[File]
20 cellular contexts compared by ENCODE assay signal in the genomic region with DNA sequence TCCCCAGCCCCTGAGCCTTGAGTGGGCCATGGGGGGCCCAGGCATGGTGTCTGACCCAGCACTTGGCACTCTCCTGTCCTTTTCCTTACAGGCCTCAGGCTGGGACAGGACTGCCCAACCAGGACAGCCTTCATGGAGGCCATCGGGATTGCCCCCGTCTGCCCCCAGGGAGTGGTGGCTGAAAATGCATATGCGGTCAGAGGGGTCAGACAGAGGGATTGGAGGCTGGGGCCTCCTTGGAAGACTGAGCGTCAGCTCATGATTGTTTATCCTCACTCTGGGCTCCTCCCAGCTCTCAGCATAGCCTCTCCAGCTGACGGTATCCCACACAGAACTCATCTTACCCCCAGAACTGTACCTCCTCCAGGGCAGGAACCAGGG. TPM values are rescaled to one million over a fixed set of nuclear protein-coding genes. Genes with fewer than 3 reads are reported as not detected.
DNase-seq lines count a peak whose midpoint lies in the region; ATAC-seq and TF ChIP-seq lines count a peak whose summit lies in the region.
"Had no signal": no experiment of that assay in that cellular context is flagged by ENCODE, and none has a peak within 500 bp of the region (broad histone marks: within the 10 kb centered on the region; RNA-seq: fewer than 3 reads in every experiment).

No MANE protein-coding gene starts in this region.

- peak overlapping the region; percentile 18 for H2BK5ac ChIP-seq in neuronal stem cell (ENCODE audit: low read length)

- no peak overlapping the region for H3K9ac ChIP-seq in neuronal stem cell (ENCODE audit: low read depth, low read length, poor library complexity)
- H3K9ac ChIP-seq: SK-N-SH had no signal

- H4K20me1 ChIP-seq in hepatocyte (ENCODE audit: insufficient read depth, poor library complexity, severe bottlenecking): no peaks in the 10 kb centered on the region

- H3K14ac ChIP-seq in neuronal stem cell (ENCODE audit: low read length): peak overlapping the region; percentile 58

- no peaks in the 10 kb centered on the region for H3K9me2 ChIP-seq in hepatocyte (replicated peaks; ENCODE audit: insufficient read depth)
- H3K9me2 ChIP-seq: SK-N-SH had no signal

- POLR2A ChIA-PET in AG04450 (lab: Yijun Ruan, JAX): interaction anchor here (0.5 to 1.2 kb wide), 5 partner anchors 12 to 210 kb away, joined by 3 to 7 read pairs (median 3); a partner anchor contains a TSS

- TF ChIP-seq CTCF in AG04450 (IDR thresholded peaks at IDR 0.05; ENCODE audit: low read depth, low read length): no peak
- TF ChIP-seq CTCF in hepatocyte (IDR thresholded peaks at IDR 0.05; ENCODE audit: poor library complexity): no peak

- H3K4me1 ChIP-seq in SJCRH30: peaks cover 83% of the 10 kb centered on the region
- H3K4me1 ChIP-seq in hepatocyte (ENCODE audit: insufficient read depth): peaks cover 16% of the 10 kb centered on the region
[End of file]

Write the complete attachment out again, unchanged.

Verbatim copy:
20 cellular contexts compared by ENCODE assay signal in the genomic region with DNA sequence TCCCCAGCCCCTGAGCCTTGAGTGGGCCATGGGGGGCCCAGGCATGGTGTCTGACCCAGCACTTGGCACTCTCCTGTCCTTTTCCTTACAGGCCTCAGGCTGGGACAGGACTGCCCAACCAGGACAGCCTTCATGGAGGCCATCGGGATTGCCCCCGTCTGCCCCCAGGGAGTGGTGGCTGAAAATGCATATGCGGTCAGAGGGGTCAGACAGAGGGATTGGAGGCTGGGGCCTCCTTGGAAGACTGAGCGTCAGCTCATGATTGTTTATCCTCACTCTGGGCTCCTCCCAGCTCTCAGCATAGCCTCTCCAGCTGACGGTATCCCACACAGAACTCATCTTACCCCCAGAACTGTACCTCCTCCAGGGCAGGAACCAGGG. TPM values are rescaled to one million over a fixed set of nuclear protein-coding genes. Genes with fewer than 3 reads are reported as not detected.
DNase-seq lines count a peak whose midpoint lies in the region; ATAC-seq and TF ChIP-seq lines count a peak whose summit lies in the region.
"Had no signal": no experiment of that assay in that cellular context is flagged by ENCODE, and none has a peak within 500 bp of the region (broad histone marks: within the 10 kb centered on the region; RNA-seq: fewer than 3 reads in every experiment).

No MANE protein-coding gene starts in this region.

- peak overlapping the region; percentile 18 for H2BK5ac ChIP-seq in neuronal stem cell (ENCODE audit: low read length)

- no peak overlapping the region for H3K9ac ChIP-seq in neuronal stem cell (ENCODE audit: low read depth, low read length, poor library complexity)
- H3K9ac ChIP-seq: SK-N-SH had no signal

- H4K20me1 ChIP-seq in hepatocyte (ENCODE audit: insufficient read depth, poor library complexity, severe bottlenecking): no peaks in the 10 kb centered on the region

- H3K14ac ChIP-seq in neuronal stem cell (ENCODE audit: low read length): peak overlapping the region; percentile 58

- no peaks in the 10 kb centered on the region for H3K9me2 ChIP-seq in hepatocyte (replicated peaks; ENCODE audit: insufficient read depth)
- H3K9me2 ChIP-seq: SK-N-SH had no signal

- POLR2A ChIA-PET in AG04450 (lab: Yijun Ruan, JAX): interaction anchor here (0.5 to 1.2 kb wide), 5 partner anchors 12 to 210 kb away, joined by 3 to 7 read pairs (median 3); a partner anchor contains a TSS

- TF ChIP-seq CTCF in AG04450 (IDR thresholded peaks at IDR 0.05; ENCODE audit: low read depth, low read length): no peak
- TF ChIP-seq CTCF in hepatocyte (IDR thresholded peaks at IDR 0.05; ENCODE audit: poor library complexity): no peak

- H3K4me1 ChIP-seq in SJCRH30: peaks cover 83% of the 10 kb centered on the region
- H3K4me1 ChIP-seq in hepatocyte (ENCODE audit: insufficient read depth): peaks cover 16% of the 10 kb centered on the region